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500 m=1 SHL 31 REM <——Look at MSB First
505 FOR i=0 TO 31
510 r=m & n REM <——Apply Single Bit Mask
515 IF r THEN PRINT “1”;: GOTO 525
520 PRINT “0”;
525 m=m SHR 1 REM <——Slide Mask One Bit Right
530 NEXT i
Operation Action Performed
a SHL b
Shift Left. Shifts each bit in a, b times to the
left. Bit 31 (the most significant bit) is
discarded each shift, and bit 0 is set to zero.
a SHR b
Shift Right. Shifts each bit in a, b times to the
right. Bit 0 (the least significant bit) is
discarded each shift, and bit 31 is set to zero.
a ROL b
Rotate Left. Shifts each bit in a, b times to the
left. Bit 31 (the most significant bit) is moved
to bit 0 (the least significant bit) each time.
FIGURE 2: Using BINARY.BAS to explore Color BASIC
a ROR b Rotate Right. Shifts each bit in a, b times to the right. Bit 0 is moved to bit 31 each time.
• Then, Line 525 uses SHR to slide the 1 in bit 31 of the
mask one bit to the right, and the FOR/NEXT loop repeats
the process for the remaining 31 bits of n.
Figure 2 shows BINARY.BAS in action; it should be
easy to see the results of various bitwise operations.
Here’s a tip not mentioned in my original overview of
Color BASIC that may be helpful. Color BASIC implements
both the prefix for binary numbers and the prefix for
hexadecimal ones. So, you can enter a specific bit pattern
into a variable with v = %1011001110001111, for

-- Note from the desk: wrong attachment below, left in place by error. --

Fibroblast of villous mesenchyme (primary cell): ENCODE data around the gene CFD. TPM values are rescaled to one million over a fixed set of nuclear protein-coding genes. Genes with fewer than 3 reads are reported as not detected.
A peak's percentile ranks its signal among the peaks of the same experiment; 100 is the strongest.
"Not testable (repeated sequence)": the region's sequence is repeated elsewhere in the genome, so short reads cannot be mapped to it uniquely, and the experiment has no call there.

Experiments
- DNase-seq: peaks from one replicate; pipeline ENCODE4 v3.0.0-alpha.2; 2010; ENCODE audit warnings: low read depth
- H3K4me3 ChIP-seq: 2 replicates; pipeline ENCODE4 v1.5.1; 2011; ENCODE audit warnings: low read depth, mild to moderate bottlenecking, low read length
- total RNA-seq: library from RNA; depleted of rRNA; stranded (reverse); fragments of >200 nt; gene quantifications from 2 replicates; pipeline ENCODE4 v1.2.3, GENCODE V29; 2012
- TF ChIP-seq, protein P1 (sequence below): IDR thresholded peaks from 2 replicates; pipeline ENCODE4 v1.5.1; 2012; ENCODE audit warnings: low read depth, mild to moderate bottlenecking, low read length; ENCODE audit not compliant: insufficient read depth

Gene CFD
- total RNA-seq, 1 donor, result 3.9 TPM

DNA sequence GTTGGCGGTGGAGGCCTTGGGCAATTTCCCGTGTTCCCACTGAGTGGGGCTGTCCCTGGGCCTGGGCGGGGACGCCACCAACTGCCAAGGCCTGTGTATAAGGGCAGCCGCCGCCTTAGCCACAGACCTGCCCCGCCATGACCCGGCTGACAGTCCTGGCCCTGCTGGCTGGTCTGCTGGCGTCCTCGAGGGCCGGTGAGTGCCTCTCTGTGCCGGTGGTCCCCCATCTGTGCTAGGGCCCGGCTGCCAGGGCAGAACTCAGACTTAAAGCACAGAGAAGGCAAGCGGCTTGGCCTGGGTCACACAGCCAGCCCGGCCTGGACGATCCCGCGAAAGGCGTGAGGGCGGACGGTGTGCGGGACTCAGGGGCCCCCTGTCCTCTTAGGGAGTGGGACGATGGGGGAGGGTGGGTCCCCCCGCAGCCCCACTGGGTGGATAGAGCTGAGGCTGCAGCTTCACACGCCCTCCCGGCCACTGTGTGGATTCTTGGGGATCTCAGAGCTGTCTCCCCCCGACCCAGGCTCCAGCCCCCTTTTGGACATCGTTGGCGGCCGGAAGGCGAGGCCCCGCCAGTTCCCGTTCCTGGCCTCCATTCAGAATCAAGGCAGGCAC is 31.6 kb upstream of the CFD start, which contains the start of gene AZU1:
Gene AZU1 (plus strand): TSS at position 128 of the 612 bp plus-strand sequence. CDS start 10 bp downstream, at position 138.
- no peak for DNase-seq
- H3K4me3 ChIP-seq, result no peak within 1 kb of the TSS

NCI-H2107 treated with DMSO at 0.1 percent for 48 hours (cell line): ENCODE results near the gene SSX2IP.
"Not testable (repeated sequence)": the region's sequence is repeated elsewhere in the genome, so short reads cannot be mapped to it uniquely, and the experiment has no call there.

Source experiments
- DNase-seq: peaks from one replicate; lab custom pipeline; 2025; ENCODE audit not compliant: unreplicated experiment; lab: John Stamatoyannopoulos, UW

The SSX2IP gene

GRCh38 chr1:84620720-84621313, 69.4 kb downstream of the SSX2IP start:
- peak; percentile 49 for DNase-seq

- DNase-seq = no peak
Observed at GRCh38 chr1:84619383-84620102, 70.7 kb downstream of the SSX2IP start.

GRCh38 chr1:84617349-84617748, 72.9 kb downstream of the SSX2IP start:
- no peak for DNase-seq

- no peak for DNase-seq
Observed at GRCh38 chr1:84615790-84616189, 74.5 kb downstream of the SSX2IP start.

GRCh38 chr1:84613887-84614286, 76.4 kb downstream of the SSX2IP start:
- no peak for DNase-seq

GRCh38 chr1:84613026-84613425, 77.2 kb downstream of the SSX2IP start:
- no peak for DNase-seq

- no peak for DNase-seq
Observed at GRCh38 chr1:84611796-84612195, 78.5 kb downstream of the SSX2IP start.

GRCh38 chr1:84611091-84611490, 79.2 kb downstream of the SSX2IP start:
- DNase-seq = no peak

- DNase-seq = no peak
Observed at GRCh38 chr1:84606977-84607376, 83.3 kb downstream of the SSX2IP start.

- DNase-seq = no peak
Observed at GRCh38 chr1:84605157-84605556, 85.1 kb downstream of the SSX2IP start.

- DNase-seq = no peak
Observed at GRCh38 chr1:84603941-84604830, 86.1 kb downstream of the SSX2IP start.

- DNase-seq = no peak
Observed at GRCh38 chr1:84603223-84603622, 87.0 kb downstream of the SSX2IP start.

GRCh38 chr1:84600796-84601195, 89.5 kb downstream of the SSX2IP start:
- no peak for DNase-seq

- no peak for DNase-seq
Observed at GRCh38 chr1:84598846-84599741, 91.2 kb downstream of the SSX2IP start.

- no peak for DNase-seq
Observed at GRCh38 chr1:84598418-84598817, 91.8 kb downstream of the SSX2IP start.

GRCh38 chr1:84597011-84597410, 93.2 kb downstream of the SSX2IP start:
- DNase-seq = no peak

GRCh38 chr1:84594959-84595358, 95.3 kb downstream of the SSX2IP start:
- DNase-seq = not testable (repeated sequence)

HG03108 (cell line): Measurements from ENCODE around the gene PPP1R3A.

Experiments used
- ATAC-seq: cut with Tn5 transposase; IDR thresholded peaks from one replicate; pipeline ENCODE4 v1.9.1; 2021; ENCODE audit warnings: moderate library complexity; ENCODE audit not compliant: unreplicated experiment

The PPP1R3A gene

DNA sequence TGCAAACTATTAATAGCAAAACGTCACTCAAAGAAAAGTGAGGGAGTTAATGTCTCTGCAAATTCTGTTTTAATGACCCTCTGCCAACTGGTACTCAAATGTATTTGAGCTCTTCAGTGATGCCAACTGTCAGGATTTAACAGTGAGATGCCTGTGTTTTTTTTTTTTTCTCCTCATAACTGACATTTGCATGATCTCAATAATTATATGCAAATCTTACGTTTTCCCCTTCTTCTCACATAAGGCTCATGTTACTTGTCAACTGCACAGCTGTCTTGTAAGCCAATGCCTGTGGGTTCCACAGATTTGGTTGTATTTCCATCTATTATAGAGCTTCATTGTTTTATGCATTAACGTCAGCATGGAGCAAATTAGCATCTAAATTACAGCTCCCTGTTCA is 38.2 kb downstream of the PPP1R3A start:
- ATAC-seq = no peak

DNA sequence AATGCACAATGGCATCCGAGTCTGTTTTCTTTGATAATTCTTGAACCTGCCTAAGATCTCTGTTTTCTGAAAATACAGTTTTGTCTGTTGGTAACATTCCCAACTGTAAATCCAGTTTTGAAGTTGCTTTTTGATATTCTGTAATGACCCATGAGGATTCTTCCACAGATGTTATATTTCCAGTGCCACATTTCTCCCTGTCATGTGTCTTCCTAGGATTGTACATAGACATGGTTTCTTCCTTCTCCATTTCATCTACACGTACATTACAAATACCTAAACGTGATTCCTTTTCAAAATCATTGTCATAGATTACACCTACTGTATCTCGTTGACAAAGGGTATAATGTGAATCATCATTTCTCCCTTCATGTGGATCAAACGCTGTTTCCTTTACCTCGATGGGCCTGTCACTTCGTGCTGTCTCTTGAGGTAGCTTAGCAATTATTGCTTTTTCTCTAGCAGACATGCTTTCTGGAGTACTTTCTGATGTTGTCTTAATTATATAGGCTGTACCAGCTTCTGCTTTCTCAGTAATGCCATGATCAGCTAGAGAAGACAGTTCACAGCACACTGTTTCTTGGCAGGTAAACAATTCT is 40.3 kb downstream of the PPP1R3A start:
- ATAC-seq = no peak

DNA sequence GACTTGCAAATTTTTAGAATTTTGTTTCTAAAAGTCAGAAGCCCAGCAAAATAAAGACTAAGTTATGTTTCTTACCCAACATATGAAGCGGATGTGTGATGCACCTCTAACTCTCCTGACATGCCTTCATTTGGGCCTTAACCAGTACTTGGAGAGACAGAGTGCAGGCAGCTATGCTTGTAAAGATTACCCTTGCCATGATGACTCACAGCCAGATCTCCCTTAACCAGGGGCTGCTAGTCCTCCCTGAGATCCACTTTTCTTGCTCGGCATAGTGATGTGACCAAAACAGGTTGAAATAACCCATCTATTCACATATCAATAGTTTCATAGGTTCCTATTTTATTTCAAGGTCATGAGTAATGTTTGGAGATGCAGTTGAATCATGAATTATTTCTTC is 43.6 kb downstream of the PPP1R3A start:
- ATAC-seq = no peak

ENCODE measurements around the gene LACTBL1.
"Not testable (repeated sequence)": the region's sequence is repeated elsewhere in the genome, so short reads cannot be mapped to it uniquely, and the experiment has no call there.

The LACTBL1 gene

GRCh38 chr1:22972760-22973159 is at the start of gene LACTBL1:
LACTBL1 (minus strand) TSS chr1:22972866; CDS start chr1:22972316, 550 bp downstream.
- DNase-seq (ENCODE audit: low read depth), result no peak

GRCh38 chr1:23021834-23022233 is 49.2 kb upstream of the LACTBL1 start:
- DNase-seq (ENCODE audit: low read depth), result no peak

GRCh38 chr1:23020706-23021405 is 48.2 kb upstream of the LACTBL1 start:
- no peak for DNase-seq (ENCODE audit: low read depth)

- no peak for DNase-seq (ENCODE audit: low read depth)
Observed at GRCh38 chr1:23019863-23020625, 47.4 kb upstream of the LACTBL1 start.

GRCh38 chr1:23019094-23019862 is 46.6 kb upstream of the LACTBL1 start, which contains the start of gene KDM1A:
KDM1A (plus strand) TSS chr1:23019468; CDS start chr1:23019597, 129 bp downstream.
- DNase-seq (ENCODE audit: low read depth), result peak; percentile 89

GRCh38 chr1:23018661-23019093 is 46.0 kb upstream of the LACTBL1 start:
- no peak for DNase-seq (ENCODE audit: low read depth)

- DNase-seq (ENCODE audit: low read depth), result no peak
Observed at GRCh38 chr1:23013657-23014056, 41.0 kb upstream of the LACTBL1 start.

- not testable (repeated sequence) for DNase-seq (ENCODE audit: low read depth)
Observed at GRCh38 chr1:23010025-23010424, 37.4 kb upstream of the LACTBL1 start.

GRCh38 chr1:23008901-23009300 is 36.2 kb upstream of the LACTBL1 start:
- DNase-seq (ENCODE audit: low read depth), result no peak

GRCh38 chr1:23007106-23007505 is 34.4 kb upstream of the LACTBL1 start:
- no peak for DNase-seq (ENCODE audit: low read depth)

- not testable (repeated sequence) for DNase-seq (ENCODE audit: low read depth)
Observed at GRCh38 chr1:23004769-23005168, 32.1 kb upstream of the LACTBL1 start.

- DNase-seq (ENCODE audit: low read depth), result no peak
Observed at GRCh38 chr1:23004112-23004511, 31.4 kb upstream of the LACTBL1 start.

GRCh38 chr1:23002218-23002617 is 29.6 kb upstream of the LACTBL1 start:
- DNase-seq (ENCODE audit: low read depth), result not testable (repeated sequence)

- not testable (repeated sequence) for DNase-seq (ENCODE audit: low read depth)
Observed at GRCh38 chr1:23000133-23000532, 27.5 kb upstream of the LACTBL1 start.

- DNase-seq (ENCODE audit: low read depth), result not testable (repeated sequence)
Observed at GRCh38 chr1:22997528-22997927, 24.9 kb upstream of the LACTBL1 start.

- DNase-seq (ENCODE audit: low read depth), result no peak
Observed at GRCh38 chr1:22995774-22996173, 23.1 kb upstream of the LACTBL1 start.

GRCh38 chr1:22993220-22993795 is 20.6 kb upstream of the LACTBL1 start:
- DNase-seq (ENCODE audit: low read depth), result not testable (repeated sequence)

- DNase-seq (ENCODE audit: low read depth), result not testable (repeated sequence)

instance, or print the decimal value of a hex number with
PRINT $FFCEB. Try including binary or hex values in the
input expression of BINARY.BAS and watch what happens.
a SAR b
Arithmetic Shift Right. Shifts each bit in a, b
times to the right. Preserves the sign bit (bit
31 keeps its original value); bit 0 is discarded
a REV b
Bit Reverse. Reverses the order of b least
significant bits in a and sets the remaining
bits to zero.
a & b
Bitwise logical “and.” Compares the values in
a and b bit-by-corresponding-bit and places a
1 in that bit of the result if the bits from a and
b are both 1. Places a 0 in that bit otherwise.
Bitwise logical “or.” Compares the values in a
and b bit-by-corresponding-bit and places a 1
in that bit of the result if either bit from a and
b (or both) is 1. Places a 0 in that bit
a | b
FIGURE 1: The Color BASIC 2.2L bitwise operators —
more tools for your Amigo toolbox!
A quick look at this code snippet should reveal no
surprises until the subroutine in Lines 495-535, where we
see a couple of bitwise operators at work:
• Line 500 uses SHL to initialize bit mask m, placing a
one in bit 31 and zeroes in bits 0 through 30 by left-shifting “1” 31 times.
• Then, Line 510 conducts a bitwise logical & of this
mask and n (the 32-bit signed integer) which results from
evaluation of the expression that was input in Line 20.
Let’s look at the SRAM commands now. You may
recall that the Amigo sports 32K of SRAM, but my
introductory Color BASIC commands set offered no
commands to access that storage. (This was an oversight
on my part, and one for which I sincerely apologize.) As
shown in Figure 3, there are only three SRAM commands
in Color BASIC, and they are easy to understand and use.
As you can see, Color BASIC uses the typical PEEK
<address> instruction to read from memory and POKE
<address>, <value> to write. For the Amigo SRAM, values
read or written are eight-bit bytes, and they will remain in
SRAM until power is removed, or a CLEAR or REBOOT
command is issued. This means you can use SRAM to
• If bit 31 of n is one, the result of m & n will be
nonzero; the IF statement in Line 515 is TRUE and prints
1. Otherwise, bit 31 is zero, and Line 520 prints 0.
Dane Weston’s book on Color BASIC for the
Pocket Mini Computer is available at
Application Note on Propeller Cog Counters is available at
50 July/August 2018